By Jim Garamone
American Forces Press Service
FORT MEADE, Md. – A military judge ruled today that a defendant in the USS Cole bombing may meet with his defense attorneys unfettered.
Army Col. James L. Pohl deferred several other defense motions in the case of Abd al-Rahim Hussein Mohammed Abdu al-Nashiri at Guantanamo Bay, Cuba.
Today’s ruling made moot testimony from Nashiri on the effects he felt from his imprisonment prior to arriving at the detention facility in Cuba. That testimony could have contained classified information.
Lawyers also argued on constitutional motions, with the defense arguing that neither terrorism nor conspiracy is a crime under accepted international law. They said Nashiri – who is alleged to have masterminded the plot that killed 17 sailors aboard the USS Cole during an act of terror in Aden, Yemen, in 2000 – cannot be charged with those crimes because they don’t exist.
Pohl indicated he would rule on these motions later. More arguments on other motions will take place tomorrow.
Nashiri is charged with perfidy, murder in violation of the law of war, attempted murder in violation of the law of war, terrorism, conspiracy, intentionally causing serious bodily injury, attacking civilians, attacking civilian objects and hazarding a vessel.
This is a capital case.
The charges arise out of an attempted attack on the USS The Sullivans in January 2000, the actual attack on the USS Cole in October 2000, and an attack on the motor vessel Limburg in October 2002.
Nashiri is a Saudi-born member of al-Qaida. U.S. officials allege he was under the personal supervision of Osama bin Laden, and that bin Laden personally approved the attacks on the U.S. Navy ships.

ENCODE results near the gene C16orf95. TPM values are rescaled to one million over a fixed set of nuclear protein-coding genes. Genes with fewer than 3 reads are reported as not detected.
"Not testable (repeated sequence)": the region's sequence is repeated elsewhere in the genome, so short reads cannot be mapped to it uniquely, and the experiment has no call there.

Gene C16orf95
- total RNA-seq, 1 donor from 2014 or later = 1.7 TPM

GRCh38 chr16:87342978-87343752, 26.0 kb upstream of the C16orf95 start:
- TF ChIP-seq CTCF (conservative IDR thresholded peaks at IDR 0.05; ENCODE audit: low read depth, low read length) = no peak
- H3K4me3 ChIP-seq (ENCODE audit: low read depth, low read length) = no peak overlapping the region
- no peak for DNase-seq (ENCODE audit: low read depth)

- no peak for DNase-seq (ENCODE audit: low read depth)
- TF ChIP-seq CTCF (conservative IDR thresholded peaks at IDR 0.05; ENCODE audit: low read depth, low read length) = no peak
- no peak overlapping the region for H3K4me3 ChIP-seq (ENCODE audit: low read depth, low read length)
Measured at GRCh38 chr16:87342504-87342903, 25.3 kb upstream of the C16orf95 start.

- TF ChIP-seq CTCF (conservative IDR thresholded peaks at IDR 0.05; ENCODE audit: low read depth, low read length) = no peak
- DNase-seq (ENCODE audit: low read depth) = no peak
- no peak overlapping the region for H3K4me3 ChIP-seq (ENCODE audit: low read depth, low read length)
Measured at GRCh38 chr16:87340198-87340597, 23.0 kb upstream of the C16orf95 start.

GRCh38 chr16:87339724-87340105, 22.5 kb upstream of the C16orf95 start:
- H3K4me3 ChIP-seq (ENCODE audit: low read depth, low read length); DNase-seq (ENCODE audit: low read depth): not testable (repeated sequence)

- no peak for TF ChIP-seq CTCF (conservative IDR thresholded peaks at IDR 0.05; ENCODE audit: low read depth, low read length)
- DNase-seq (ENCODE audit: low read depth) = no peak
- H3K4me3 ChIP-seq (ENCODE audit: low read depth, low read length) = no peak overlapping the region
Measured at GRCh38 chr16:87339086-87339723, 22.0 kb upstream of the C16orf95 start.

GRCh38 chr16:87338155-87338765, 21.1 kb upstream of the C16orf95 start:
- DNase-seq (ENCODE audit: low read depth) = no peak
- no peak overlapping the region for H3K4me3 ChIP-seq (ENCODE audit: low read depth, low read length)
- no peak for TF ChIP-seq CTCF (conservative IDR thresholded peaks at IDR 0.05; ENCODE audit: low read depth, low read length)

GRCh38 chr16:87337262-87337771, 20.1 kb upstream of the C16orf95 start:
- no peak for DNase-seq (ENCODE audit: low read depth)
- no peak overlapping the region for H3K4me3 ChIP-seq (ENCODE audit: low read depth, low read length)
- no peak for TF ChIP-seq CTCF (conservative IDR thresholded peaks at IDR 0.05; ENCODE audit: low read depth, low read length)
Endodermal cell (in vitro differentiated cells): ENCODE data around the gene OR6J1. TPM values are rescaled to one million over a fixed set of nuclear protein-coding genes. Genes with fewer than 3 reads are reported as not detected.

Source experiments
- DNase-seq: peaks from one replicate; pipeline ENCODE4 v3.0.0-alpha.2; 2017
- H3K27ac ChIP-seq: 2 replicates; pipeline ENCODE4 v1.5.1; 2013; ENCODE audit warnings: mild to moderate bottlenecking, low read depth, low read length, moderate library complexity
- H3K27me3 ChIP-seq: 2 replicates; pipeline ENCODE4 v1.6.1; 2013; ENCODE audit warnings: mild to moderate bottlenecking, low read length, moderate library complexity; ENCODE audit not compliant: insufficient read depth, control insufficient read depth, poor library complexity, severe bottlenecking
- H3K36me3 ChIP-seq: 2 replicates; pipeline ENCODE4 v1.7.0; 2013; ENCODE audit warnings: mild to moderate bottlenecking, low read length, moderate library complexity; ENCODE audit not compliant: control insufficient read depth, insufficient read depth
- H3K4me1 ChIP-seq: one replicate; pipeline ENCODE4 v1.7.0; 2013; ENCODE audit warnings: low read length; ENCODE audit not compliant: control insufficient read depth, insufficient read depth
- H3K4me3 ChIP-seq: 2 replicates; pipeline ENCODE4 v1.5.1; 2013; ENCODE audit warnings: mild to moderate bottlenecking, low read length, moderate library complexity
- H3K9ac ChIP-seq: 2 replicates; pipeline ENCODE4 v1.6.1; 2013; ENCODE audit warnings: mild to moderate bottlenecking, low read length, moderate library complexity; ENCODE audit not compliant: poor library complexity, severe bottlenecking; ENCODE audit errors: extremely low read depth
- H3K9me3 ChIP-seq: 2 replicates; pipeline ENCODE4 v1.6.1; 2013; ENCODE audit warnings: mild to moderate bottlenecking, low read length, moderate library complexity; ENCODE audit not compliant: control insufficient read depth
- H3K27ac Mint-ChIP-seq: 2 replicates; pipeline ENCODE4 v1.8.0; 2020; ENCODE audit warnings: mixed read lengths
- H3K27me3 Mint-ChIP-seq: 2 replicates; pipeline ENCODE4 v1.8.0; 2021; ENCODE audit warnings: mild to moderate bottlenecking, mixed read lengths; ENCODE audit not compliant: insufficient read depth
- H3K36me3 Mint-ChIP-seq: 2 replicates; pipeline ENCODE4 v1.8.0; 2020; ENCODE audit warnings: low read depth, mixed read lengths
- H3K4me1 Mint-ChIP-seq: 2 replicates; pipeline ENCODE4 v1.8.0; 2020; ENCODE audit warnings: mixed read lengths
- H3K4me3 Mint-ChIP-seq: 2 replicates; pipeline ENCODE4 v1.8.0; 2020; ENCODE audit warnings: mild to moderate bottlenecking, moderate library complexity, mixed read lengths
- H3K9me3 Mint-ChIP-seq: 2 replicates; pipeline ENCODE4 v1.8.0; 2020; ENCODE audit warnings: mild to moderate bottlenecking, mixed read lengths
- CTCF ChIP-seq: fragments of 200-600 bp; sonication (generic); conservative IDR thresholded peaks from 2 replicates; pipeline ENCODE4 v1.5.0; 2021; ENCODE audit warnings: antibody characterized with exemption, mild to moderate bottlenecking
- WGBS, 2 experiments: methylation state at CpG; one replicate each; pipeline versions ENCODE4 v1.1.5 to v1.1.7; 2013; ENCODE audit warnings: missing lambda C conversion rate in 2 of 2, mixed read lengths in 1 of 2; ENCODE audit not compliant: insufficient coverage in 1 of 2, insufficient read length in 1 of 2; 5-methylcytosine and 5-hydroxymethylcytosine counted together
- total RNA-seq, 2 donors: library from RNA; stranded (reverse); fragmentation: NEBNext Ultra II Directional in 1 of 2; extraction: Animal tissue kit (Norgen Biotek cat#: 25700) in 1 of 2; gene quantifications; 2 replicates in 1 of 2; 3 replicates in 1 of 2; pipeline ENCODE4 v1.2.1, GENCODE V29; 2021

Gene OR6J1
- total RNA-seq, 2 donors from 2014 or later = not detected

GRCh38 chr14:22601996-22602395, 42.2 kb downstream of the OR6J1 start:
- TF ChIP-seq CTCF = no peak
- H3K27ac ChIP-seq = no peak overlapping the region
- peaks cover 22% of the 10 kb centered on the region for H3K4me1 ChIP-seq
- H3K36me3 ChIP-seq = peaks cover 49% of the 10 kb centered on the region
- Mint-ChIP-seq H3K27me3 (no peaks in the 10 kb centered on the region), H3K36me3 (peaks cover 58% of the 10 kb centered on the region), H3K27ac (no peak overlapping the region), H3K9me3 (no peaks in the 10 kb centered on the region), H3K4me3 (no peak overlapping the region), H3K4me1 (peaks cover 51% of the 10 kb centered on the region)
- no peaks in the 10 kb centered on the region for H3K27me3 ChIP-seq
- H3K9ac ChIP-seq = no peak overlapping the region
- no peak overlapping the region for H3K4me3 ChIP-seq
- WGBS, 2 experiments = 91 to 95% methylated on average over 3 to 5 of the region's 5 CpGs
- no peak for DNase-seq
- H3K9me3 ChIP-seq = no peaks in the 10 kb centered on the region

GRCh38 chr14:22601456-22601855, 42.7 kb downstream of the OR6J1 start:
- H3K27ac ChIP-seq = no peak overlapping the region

New York lawyer David Schultz also spoke to the court today, arguing that the peoples’ right to know trumped security concerns in this trial. Schultz, who represented 10 media organizations including the New York Times, the Washington Post, Fox News, NPR and the Miami Herald, based his argument on the 1st Amendment to the Constitution.
He noted that lead prosecutor Army Brig. Gen. Mark Martins has been explaining to audiences around the United States how the reformed military commissions system is the best way to advance the rule of law in these cases. Under U.S. law, public attendance of criminal prosecutions is imperative to fairness, he said.
He reached back to the trial of the Lincoln assassination conspirators in 1865 and the Nuremberg trials after World War II to show that military commissions also honored this idea.
He admitted the government had a right to not reveal classified data during a trial, but argued that there are ways to ensure openness while still protecting the information.
Schultz’ testimony was the first time outside lawyers have argued in front of the panel at Guantanamo.
Pohl did not disagree with Schultz. He maintained that the default setting in his court is a public hearing. He said proceedings should be closed only when the least restrictive measures cannot be imposed.